With humanities subjects, it is also quite common to see degrees that offer year abroad programmes. When studying a subject like modern languages or English and American Literature, it can make sense to go to that country and experience the culture and literature for yourself. If this is something you’re interested in, then check if the particular university or degree you’re interested in offers a year abroad option too. If cost is a concern, check with the university in question to see if they offer a discount, funding, a scholarship or anything else that can help you out.
The one thing to note about Humanities subjects in general is that they involve a lot of essay writing. This is the one practical difference between humanities and science degrees. Essays can range from 1,500 to 6,000 words and maybe more at certain universities, so be prepared for a lot of hard work. They are usually sparse throughout the term, but can be a headache when they roll around and require a lot of research, reading and above all, time. So be prepared for this. You will also most likely have to write essays in exams, so get used to the sore hand that comes from writing for three hours straight!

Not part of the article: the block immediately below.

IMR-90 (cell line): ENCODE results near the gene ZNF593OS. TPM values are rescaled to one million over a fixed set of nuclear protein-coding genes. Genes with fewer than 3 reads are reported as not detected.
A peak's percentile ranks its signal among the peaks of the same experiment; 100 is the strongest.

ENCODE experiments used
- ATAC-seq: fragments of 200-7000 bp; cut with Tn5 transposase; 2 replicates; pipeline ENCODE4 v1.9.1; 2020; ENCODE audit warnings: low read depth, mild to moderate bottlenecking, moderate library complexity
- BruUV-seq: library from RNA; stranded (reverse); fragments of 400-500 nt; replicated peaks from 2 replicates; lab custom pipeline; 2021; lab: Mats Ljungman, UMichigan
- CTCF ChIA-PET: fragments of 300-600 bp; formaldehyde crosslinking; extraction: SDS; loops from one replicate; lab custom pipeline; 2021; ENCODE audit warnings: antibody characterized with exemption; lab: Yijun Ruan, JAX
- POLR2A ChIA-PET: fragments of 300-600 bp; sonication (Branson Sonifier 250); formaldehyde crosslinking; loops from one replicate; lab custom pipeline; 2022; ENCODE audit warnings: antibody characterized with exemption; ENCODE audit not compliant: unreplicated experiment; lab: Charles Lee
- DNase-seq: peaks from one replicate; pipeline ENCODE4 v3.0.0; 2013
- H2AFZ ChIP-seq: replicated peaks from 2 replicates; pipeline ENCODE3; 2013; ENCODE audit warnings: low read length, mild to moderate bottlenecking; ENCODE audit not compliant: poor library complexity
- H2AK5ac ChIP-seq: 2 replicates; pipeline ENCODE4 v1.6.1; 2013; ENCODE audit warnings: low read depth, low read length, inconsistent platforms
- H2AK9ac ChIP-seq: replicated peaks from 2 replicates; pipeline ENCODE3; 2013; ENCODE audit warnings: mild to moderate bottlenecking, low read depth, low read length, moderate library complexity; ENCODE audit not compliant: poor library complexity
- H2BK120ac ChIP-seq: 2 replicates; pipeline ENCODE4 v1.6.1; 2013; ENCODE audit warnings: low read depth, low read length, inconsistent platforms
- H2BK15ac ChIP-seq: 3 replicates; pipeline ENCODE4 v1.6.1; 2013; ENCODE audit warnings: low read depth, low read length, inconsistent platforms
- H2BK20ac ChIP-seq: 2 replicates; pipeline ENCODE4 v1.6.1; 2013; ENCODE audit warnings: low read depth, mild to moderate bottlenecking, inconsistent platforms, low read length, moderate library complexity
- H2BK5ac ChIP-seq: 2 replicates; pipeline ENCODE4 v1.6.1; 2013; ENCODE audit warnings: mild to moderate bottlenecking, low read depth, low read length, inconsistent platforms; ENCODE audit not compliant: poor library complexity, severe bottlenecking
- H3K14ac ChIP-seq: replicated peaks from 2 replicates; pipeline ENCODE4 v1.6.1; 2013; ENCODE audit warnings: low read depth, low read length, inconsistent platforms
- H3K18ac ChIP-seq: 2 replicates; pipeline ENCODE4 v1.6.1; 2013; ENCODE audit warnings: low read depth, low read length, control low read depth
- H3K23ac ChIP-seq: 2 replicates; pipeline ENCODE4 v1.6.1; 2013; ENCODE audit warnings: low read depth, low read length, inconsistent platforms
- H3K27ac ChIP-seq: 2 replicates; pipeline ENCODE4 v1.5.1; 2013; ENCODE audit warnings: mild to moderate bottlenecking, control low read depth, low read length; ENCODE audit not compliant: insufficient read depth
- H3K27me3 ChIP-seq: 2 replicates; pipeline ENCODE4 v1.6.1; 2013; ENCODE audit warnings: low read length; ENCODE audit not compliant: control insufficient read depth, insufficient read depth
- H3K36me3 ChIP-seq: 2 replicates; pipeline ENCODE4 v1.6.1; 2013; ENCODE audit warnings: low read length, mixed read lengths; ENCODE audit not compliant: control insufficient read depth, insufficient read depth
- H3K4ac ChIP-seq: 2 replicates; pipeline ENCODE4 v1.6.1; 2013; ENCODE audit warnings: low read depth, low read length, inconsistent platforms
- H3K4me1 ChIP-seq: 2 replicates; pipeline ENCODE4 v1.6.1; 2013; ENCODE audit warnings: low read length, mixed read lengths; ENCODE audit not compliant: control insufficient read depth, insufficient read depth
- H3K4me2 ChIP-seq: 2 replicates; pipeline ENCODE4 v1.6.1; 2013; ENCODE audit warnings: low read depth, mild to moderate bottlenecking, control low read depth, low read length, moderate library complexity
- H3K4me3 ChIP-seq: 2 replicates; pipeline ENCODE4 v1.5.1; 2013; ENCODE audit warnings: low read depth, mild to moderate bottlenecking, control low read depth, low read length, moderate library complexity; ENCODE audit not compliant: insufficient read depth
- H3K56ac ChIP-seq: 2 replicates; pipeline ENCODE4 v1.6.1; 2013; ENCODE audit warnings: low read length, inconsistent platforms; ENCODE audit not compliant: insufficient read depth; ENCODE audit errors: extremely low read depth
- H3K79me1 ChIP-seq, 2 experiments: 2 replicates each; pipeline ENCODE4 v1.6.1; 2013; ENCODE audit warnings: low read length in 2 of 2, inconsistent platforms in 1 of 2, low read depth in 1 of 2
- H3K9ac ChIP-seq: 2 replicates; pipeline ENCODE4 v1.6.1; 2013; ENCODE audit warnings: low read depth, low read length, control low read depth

Humanities course examples
All universities will offer slightly different variations of the degree you want to study, covering a different range of modules, with different teachers, different departments and different focuses. Here are some examples of the degrees you can expect to see when you begin your search:
Royal Holloway University of London courses:
- English and Latin (BA)
- Drama and Creative Writing
- Classical Studies with Philosophy
- European Studies (In Spanish, Italian, German, French)
- History with International Relations
University of Kent courses:
- English and American Literature with Creative Writing
- European History with a Year Abroad
- Comparative Literature, History and Philosophy of Art
- Art and Film
- Drama and English Language and Linquistics
University of Cambridge courses:
- Modern and Medieval Language (French, German, Italian, Portuguese, Russian, Spanish)
- Asian and Middle Eastern Studies
Warwick University courses: